There is not only these differences of languages coming from the different invasions which took place in India, but there are the religions. The two main religions are, of course, Mahommedanism and Hinduism, and those two are, perhaps I might say, in the sort of state of 1600 in England. You go back to that date and think how the Catholics and Protestants were fighting and I don't think in India the Hindus and Mahommedans are as bad now as we were in 1600, and they are getting better every day, but the spirits do light up on the slightest pretext - they light up and then you may have a row. And for that reason, you will find that the British troops will not leave India. They are necessary and any of you who have seen the British Tommy in a row, keeping the peace, will see what an inestimable thing it is to have some one like that. You will see him picking up a woman off the streets, who has thrown herself deliberately in front of a machine, a tank or a motor to be killed in order just to show that she wishes to be killed, the Tommy, picking her up and saying, "Here, old woman, you are better on the platform here," and he pulls her off. She doesn't understand what he says and he doesn't understand what she says. And he stands there, with the most awful epithets being poured on his head, perhaps he smiles and lights a fag-he goes on just the same. There is very little shooting in India. There are other countries where they have to shoot and it is the most extraordinary thing, if you read the papers - we are the brutal - what shall I call it? - the brutal rulers of a downtrodden country.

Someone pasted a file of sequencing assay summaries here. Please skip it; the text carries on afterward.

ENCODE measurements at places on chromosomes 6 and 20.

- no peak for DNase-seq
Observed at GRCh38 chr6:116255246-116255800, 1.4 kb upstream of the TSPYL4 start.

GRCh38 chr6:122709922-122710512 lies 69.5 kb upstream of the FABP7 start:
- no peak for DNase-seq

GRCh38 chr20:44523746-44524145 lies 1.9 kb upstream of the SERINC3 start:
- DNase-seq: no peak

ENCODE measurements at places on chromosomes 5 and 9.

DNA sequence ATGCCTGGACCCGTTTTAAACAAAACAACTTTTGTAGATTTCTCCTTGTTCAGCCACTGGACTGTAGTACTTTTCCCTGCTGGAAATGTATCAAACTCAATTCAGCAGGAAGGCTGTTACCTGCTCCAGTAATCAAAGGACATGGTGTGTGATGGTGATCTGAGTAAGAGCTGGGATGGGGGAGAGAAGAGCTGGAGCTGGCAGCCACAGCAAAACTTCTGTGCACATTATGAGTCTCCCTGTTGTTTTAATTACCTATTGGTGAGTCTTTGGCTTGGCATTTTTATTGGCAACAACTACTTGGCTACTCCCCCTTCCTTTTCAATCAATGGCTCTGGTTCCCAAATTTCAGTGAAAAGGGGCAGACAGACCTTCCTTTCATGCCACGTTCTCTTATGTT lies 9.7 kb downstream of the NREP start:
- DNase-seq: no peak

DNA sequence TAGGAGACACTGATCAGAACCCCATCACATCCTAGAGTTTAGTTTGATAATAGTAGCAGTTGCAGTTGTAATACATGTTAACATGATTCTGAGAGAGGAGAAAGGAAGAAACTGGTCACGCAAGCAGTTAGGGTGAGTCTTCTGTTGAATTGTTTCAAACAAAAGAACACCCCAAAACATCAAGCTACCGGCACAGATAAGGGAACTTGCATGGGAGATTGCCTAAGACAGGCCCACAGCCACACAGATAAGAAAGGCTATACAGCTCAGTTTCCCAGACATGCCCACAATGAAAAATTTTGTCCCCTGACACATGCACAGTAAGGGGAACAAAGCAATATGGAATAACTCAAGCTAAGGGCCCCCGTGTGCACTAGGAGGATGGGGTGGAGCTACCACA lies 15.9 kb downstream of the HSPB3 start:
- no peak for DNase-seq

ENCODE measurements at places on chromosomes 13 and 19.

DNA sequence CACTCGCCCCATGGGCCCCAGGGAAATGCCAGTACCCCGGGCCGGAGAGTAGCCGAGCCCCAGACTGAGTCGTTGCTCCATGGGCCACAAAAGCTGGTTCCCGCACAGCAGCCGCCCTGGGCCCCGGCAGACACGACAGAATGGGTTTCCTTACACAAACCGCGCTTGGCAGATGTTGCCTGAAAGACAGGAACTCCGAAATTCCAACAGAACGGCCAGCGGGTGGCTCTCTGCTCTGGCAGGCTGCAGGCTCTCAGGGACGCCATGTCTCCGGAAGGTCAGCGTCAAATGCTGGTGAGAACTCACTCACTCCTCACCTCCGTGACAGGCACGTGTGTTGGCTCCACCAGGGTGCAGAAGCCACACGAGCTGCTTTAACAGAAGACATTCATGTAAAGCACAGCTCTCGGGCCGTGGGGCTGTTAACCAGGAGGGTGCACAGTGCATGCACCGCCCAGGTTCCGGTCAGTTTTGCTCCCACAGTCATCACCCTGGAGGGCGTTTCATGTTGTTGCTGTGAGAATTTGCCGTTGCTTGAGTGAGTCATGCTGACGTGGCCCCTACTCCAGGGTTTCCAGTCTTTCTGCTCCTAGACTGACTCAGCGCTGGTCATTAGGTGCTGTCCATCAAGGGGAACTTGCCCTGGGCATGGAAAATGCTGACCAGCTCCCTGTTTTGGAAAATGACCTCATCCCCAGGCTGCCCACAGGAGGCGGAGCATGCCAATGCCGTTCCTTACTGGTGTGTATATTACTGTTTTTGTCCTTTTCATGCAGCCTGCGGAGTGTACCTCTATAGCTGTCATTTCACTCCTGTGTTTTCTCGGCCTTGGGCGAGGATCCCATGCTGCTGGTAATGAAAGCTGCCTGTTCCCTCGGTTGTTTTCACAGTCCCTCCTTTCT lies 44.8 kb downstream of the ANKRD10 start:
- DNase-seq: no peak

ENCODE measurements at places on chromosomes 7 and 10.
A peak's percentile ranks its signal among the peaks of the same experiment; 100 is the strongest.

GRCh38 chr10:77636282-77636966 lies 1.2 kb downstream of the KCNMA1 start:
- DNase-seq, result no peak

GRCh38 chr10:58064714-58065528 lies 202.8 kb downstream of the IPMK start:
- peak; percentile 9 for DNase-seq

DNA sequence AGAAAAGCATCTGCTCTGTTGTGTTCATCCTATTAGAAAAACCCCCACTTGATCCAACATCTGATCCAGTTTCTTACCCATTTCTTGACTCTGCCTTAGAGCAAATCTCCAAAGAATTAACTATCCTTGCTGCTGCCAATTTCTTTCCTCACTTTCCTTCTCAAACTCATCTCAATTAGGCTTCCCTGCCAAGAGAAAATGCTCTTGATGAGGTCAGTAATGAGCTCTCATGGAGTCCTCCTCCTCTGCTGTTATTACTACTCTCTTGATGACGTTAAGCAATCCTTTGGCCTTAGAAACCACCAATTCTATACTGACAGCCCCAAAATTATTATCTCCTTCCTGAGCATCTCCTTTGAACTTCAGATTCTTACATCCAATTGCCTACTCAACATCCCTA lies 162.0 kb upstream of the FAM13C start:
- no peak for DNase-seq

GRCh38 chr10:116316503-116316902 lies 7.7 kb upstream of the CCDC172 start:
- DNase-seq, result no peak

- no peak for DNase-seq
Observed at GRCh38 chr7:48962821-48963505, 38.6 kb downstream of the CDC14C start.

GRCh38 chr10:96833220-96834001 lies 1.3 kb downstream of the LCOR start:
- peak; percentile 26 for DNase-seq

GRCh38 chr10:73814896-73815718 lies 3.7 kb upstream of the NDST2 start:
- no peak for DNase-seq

A man told me the other day that the Maharajah of Patiala was paying Mussolini a visit and Mussolini, among other things said to him, "Aren't you ready to throw off this awful oppression of England?" and the Maharajah of Patiala leaned forward, looked at Mussolini a moment, couldn't believe what he said, and then burst into a roar of laughter. Mussolini said, "What are you laughing at?" He said, "You" What better answer could he have given? Such a thing to a man like the Maharajah of Patiala - he couldn't understand it.

Where is the oppression? Here we are, going 'faster than most people think is possible to give them autonomy. What more can you do Then Patiala said, "To me it is extraordinary to think a man running a country like Italy - he must have had some people in India at some time - could think we were oppressing them. His idea is shooting people right and left in the streets." I am perfectly certain there is less shooting in India than there is in America.

Well, now, our difficulties are largely composed of that religious difficulty and of the caste difficulty. As you know, caste is very rigid in India. A man is born to a certain rank of life and there he stays for his life. If your father is a leather worker, and to work in leather is a low thing in Indian religion because they look on a cow as sacred and therefore it is rather low, you have got to stay there.